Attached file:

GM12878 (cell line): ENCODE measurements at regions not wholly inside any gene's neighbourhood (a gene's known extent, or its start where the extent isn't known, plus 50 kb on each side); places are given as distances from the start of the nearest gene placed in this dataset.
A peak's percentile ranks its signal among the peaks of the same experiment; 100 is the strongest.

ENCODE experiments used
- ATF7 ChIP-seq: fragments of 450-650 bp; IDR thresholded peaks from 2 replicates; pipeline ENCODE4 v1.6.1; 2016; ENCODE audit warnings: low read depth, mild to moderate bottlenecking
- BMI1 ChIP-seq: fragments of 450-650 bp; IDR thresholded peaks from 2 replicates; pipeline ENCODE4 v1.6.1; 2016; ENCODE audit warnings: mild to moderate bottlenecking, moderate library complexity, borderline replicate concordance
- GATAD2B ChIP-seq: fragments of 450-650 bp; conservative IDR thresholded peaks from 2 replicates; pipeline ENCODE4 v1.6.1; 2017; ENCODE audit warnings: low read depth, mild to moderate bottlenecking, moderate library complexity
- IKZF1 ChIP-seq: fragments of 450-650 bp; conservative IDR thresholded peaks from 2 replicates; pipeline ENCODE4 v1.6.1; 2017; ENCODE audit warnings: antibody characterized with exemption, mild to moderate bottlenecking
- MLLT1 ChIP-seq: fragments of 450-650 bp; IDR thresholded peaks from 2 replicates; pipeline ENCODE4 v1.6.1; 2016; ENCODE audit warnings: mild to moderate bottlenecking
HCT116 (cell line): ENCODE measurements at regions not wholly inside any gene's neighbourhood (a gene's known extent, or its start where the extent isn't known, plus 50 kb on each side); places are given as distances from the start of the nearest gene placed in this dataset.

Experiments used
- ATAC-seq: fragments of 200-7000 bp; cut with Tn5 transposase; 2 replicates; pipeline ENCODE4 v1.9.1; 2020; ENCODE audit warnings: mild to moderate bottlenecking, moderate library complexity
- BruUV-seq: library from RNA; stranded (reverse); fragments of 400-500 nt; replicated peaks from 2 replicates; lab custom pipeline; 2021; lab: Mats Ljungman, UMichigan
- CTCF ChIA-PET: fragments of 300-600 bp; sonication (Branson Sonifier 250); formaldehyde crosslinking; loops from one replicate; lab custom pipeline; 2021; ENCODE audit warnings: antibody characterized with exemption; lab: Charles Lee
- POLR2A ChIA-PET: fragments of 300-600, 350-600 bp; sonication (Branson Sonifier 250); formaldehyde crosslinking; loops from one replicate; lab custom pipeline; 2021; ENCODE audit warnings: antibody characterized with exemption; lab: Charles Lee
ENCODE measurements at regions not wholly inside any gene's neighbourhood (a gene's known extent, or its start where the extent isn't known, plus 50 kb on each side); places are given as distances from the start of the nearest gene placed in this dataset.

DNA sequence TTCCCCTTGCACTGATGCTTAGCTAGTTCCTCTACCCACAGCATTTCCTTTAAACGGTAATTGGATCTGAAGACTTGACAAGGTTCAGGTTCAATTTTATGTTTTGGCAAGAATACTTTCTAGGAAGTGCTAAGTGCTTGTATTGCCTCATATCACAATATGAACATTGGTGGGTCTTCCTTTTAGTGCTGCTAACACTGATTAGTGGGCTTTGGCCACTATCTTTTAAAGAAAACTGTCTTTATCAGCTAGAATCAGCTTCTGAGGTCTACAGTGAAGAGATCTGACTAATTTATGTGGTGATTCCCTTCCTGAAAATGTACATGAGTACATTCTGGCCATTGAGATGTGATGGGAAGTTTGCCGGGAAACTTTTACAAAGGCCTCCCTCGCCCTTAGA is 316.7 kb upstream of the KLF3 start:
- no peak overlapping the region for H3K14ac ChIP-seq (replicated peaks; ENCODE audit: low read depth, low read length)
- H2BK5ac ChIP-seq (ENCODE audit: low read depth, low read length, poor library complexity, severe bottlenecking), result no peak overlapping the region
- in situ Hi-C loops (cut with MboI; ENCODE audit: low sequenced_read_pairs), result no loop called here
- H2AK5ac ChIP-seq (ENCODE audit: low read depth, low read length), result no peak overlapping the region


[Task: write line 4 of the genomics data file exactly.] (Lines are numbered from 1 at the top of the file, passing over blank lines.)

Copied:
- ATF7 ChIP-seq: fragments of 450-650 bp; IDR thresholded peaks from 2 replicates; pipeline ENCODE4 v1.6.1; 2016; ENCODE audit warnings: low read depth, mild to moderate bottlenecking